Since scientists began experimenting with green fluorescent proteins in the middle of the 1990s, these proteins have become one of the most important tools available to researchers in modern medicine and biology. By using them to illuminate other proteins that were previously invisible even under microscope, scientists are now able to observe facets of disease that would have otherwise gone undetected. Green fluorescent proteins are a part of over three million experiments a year, and are invaluable for tasks such as tracking HIV, breeding bird flu-resistant chickens, and confirming the existence of cancerous stem cells. In Illuminating Disease, Marc Zimmer introduces us to these revolutionary proteins, acquainting readers both with the researchers responsible for the proteins' discovery as well as their wide utility. The book details the history of genetically modified fluorescent parasites and viruses, which provide scientists with new information about the spread of diseases. Green fluorescent proteins have played crucial roles in the research of malaria, AIDS/HIV, swine and bird flu, dengue, cancer, and chagas.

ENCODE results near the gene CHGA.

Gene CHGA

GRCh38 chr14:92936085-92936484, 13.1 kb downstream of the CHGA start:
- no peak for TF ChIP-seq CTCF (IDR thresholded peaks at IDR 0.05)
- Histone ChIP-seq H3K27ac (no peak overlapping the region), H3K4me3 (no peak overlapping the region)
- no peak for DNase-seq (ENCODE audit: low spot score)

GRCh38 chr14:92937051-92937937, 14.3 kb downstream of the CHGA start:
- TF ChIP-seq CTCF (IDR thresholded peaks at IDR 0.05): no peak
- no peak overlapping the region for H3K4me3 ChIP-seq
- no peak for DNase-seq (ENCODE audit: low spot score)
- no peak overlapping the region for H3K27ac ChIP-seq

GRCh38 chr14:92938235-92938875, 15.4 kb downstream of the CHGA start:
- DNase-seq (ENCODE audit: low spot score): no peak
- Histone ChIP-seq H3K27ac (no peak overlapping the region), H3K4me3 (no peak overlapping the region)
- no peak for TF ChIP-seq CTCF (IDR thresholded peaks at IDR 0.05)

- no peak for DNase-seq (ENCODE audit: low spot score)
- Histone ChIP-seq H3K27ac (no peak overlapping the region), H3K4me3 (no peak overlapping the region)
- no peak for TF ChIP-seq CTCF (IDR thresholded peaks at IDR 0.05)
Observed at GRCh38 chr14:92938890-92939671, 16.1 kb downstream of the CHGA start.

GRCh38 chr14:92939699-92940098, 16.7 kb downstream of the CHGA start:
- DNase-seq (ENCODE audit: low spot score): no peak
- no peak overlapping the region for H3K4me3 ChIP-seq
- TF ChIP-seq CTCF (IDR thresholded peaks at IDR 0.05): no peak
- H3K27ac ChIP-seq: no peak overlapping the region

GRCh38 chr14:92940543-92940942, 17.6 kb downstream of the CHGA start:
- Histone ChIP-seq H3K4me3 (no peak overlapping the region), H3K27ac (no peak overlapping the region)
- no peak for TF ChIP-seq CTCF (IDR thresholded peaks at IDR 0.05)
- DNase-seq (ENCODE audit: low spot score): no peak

They allow scientists and doctors to understand these diseases better, by quite literally illuminating various microscopic pieces that otherwise would have gone unseen. The book is richly illustrated, showing the many visually striking uses of GFP. Many of these scans have won awards in biological imaging competitions. Illuminating Disease is an accessible and illustrated introduction to one of the most important developments in medical research of the last several decades.